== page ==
In other words, why do we describe something as 'blurred' or the 'particle is in many positions at once' just because we cant measure it with 100% certainty?
  13. Mar 29, 2012 #12


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    Welcome to PhysicsForums, jeffmoor!

    No, your assessment is not quite accurate from the perspective of the standard model. The particle exists, yes. It has elements such as mass and charge and momentum, which are conserved. However, these do not all have specific values at all times. Some, such as momentum, take on discrete values only when observed. And when they take on a discrete value, some other properties (those called non-commuting) take on an uncertain character. This has nothing to do with our inability to measure it without changing it. Note that commuting properties do not have this restriction. I can measure spin without changing momentum, yet any spin measurement effectively erases all prior spin values. Go figure!

    Your last statement (wave function being probabilistic descriptor) is correct. However, we don't really know where the line is as to the source of the apparently random variations that are seen.
  14. Mar 29, 2012 #13
    From what I understand, that's not quite it. Instead, it's more like the particles are interfering with us. Decoherence isn't that the environment has leaked into the system, but rather the system has leaked into the environment.

    What I mean? I mean that decoherence is what happens when the environment suddenly depends on the system being observed. That is, when you measure the particle, there is suddenly a LOT of cells in your brain that change to reflect what you measured, so now your state of being depends on the state of the system being observed.

    That is somehow what is explained at many textbooks, but it's not quite true. Uncertainty isn't on the map, it's in the territory; that is, it's a part of the world, it's not a part of how we understand it. It has been explained above that there are properties which cannot be known simultaneously. That has nothing to do with our ability to measure it, we can measure either property (momentum or position) with a high degree of accuracy without affecting it too much. But talking for instance about momentum and position, once the wavefunction describing a single electron's position has been confined to a narrow area (that is, its position is known with some accuracy), the momentum becomes indefinite, and it can take any value.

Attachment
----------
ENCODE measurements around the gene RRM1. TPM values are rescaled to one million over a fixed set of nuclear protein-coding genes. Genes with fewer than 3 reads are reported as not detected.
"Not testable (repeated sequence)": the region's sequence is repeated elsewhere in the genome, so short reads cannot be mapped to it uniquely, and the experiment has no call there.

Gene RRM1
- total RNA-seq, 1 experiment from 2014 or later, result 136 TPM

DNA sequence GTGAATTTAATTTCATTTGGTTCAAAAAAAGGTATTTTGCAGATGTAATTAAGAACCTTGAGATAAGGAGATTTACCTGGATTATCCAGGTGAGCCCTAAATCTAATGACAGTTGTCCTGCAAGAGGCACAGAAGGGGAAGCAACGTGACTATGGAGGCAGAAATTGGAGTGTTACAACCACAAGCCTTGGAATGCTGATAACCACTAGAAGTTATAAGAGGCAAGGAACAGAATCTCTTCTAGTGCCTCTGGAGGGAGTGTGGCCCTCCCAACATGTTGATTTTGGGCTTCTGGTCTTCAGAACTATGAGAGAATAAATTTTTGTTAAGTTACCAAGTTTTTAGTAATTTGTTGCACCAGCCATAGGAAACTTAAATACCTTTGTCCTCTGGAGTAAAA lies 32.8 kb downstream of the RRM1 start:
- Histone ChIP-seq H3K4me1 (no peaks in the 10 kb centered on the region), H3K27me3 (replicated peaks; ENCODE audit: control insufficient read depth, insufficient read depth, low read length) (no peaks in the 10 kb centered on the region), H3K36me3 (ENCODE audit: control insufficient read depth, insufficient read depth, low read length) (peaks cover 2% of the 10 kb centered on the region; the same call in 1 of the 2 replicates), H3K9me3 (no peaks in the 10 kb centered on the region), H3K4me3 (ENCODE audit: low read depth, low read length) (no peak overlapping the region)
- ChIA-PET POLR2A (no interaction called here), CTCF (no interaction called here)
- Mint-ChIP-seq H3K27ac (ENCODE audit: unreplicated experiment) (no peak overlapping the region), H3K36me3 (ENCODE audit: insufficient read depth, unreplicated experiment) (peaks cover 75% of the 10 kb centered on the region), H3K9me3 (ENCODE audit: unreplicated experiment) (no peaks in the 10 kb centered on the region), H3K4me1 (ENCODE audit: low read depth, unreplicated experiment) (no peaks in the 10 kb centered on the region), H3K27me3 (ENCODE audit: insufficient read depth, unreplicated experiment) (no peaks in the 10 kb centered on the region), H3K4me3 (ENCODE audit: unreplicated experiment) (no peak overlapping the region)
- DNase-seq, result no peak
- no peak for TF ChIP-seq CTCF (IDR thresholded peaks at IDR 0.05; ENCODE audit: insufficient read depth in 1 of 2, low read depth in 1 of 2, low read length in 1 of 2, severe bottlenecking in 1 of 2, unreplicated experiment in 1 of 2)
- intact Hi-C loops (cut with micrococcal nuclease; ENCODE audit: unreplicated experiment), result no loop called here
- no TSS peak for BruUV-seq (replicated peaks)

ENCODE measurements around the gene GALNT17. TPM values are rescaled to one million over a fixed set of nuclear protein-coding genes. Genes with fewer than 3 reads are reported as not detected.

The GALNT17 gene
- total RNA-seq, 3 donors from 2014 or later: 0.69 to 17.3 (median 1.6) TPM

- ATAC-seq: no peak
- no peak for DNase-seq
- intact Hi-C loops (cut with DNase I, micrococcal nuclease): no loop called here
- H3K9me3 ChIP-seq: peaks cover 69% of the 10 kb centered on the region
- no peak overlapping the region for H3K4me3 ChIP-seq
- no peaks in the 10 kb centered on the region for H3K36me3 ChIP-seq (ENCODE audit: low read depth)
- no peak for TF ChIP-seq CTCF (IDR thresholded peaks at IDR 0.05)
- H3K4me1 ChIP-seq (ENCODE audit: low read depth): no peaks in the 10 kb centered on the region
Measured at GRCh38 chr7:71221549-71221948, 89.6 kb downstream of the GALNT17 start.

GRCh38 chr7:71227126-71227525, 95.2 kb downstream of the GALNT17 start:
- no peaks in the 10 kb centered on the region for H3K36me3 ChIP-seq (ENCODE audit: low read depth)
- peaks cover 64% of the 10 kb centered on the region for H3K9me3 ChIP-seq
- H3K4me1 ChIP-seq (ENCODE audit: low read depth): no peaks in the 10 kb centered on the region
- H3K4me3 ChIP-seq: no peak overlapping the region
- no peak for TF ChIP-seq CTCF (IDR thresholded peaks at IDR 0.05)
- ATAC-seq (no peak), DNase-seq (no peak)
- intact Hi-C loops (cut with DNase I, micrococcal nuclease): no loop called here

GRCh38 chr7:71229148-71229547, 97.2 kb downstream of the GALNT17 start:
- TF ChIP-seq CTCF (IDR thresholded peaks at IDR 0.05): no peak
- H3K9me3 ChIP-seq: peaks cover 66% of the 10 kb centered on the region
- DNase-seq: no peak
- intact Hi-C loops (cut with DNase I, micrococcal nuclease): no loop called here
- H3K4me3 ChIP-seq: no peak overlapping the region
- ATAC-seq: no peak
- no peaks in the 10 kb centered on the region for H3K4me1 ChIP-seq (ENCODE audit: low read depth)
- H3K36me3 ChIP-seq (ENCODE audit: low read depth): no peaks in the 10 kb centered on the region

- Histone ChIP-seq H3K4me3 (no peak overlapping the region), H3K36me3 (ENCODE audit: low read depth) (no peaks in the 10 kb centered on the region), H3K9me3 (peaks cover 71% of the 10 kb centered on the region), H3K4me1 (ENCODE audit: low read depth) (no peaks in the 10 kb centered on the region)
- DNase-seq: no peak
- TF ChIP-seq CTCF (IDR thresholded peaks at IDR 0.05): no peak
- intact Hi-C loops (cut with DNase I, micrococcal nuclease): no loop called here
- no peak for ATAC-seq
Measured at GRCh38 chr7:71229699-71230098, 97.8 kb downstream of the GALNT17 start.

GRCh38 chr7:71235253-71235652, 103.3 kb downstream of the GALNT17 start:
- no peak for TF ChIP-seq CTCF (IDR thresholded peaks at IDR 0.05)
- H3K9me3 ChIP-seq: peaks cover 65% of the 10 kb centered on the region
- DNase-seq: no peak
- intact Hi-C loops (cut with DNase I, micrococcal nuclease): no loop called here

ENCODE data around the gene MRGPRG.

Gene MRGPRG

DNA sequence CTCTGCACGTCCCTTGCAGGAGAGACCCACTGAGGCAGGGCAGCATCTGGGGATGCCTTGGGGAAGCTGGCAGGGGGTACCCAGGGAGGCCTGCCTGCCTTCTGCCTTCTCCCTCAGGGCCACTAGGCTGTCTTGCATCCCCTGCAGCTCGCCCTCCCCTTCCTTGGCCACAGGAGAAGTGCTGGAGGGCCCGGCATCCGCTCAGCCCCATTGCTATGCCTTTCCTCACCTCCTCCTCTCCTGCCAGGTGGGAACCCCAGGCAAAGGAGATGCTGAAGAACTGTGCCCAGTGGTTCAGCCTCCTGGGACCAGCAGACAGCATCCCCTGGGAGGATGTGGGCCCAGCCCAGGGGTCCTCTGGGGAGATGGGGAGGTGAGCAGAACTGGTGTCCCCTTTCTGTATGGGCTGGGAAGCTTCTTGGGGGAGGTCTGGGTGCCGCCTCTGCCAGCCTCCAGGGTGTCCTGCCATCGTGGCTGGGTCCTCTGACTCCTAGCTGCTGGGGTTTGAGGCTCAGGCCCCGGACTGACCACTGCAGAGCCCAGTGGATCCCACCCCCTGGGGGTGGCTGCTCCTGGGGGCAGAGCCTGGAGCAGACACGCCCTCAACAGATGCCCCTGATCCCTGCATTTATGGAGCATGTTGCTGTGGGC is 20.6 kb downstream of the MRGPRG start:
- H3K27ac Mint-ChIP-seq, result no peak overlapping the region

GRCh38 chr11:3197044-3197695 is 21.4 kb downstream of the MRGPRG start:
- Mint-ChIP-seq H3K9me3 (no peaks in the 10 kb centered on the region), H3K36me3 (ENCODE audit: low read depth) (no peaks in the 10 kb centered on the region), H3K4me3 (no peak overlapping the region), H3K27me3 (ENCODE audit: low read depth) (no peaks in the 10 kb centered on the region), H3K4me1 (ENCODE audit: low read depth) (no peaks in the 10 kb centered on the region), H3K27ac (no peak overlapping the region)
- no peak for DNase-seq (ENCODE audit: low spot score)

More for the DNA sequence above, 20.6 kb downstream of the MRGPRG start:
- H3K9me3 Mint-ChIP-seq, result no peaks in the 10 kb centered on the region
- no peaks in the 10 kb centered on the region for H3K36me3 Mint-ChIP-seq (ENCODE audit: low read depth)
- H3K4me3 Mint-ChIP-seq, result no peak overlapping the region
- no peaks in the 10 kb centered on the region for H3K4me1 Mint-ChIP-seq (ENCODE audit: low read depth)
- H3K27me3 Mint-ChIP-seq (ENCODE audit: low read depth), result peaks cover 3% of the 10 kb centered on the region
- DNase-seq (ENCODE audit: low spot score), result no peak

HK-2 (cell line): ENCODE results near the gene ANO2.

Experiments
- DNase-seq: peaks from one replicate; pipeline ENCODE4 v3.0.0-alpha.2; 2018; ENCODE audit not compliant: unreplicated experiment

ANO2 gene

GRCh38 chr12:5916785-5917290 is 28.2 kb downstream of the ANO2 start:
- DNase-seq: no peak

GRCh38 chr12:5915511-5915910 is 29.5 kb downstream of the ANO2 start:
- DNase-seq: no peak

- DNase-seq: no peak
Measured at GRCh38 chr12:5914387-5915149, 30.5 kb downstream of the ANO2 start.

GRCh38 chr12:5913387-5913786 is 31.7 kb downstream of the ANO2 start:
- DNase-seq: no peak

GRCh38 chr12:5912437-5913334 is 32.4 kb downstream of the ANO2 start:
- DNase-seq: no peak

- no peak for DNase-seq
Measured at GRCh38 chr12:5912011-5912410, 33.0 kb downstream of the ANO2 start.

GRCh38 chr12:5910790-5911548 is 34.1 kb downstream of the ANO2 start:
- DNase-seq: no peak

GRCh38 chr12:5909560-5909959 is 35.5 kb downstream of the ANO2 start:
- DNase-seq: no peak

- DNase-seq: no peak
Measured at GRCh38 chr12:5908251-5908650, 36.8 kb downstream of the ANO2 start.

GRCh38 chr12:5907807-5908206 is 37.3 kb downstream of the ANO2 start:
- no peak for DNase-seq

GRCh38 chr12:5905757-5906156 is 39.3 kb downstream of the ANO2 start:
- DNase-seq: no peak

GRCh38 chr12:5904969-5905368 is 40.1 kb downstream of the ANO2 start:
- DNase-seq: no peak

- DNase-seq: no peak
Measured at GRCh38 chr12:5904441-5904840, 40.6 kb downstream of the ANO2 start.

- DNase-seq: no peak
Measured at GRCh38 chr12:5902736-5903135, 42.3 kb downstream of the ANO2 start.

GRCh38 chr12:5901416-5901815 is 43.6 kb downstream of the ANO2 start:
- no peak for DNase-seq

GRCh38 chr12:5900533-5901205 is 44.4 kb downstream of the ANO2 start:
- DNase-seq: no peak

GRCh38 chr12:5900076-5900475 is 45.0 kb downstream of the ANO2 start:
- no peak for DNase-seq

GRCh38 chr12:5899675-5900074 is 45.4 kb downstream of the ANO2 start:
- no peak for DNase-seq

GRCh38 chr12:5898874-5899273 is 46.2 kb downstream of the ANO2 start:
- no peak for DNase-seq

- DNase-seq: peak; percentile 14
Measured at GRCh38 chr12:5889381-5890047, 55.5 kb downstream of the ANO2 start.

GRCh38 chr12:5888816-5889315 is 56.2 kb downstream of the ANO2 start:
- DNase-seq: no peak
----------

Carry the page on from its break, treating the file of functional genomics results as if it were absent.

As I said, it's not about measuring. It really is blurred. An electron really is in many places at the same time, and furthermore, those places can even interact! (That is, one electron can interact with itself.) The particles have some distinct properties that are fixed, like mass, but there are others that are not fixed.

    The idea that a wavefunction describes a probability is called the non-realistic view of the wavefunction. There's another idea that claims that the wavefunction is an actual part of the universe, something physically real, instead of just a description of "randomness".
  15. Mar 29, 2012 #14


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    That tends to be my view, and the following paper will likely make this a more accepted viewpoint:

    The quantum state cannot be interpreted statistically
  16. Mar 29, 2012 #15
    Forgive my ignorance, but how do we know the electron is in many places at one time. Is this verified from the double slit experiment?
  17. Mar 29, 2012 #16
    Actually, no. The uncertainty is a built in characteristic of particles, not an experimental limit. A particle at any time occupies several positions, and literally exists as a wavefunction. The view that you are expressing was that of Albert Einstein, but today we know (from John Bell) that wavefunctions are very much real, not just probabilistic descriptions.